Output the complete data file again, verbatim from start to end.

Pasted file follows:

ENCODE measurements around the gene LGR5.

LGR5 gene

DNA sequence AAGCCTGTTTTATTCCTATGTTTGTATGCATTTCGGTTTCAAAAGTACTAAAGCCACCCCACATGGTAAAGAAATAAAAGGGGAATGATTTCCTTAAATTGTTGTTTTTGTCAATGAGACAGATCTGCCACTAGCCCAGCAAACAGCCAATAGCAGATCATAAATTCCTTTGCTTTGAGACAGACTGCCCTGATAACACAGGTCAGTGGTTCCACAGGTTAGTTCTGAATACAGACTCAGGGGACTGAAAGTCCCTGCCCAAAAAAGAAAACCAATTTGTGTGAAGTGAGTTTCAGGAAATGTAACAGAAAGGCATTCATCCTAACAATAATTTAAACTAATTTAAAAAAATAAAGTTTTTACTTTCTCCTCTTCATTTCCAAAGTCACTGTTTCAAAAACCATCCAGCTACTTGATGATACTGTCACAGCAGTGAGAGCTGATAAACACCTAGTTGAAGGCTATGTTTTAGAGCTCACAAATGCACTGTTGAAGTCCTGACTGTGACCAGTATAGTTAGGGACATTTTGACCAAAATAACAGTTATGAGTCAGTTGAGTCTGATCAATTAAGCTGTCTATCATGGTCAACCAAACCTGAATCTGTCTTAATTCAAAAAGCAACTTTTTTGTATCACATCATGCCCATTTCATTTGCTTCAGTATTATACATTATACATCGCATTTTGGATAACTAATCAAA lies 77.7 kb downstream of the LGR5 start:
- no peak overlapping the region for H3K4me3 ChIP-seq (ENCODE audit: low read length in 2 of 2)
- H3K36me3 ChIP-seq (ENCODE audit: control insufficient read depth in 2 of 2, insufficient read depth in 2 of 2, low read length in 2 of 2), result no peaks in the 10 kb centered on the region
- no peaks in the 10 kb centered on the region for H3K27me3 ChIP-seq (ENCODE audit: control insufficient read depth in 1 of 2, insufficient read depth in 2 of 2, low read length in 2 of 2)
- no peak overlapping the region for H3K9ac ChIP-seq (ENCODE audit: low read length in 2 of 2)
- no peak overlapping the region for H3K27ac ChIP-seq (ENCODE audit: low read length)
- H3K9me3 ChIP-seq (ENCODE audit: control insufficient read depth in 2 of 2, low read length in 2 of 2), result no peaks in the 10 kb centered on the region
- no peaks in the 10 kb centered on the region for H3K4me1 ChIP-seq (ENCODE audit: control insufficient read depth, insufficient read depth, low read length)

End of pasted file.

ENCODE measurements around the gene LGR5.

LGR5 gene

DNA sequence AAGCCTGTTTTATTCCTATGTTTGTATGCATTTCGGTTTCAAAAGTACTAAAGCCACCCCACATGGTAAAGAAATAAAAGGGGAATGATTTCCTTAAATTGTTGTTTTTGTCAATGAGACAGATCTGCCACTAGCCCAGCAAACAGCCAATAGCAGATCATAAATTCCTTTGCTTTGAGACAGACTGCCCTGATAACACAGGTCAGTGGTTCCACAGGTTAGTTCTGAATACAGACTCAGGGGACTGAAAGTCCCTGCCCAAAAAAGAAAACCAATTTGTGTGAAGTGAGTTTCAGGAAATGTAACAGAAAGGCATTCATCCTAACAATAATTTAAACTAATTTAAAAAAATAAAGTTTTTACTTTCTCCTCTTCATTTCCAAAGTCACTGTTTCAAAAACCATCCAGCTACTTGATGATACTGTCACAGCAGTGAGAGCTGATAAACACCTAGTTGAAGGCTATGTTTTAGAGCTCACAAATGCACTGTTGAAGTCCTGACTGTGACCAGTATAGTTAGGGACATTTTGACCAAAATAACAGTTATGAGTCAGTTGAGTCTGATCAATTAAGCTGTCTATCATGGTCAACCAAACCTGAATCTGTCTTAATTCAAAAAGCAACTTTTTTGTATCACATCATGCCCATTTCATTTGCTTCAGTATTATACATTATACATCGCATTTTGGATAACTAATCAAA lies 77.7 kb downstream of the LGR5 start:
- no peak overlapping the region for H3K4me3 ChIP-seq (ENCODE audit: low read length in 2 of 2)
- H3K36me3 ChIP-seq (ENCODE audit: control insufficient read depth in 2 of 2, insufficient read depth in 2 of 2, low read length in 2 of 2), result no peaks in the 10 kb centered on the region
- no peaks in the 10 kb centered on the region for H3K27me3 ChIP-seq (ENCODE audit: control insufficient read depth in 1 of 2, insufficient read depth in 2 of 2, low read length in 2 of 2)
- no peak overlapping the region for H3K9ac ChIP-seq (ENCODE audit: low read length in 2 of 2)
- no peak overlapping the region for H3K27ac ChIP-seq (ENCODE audit: low read length)
- H3K9me3 ChIP-seq (ENCODE audit: control insufficient read depth in 2 of 2, low read length in 2 of 2), result no peaks in the 10 kb centered on the region
- no peaks in the 10 kb centered on the region for H3K4me1 ChIP-seq (ENCODE audit: control insufficient read depth, insufficient read depth, low read length)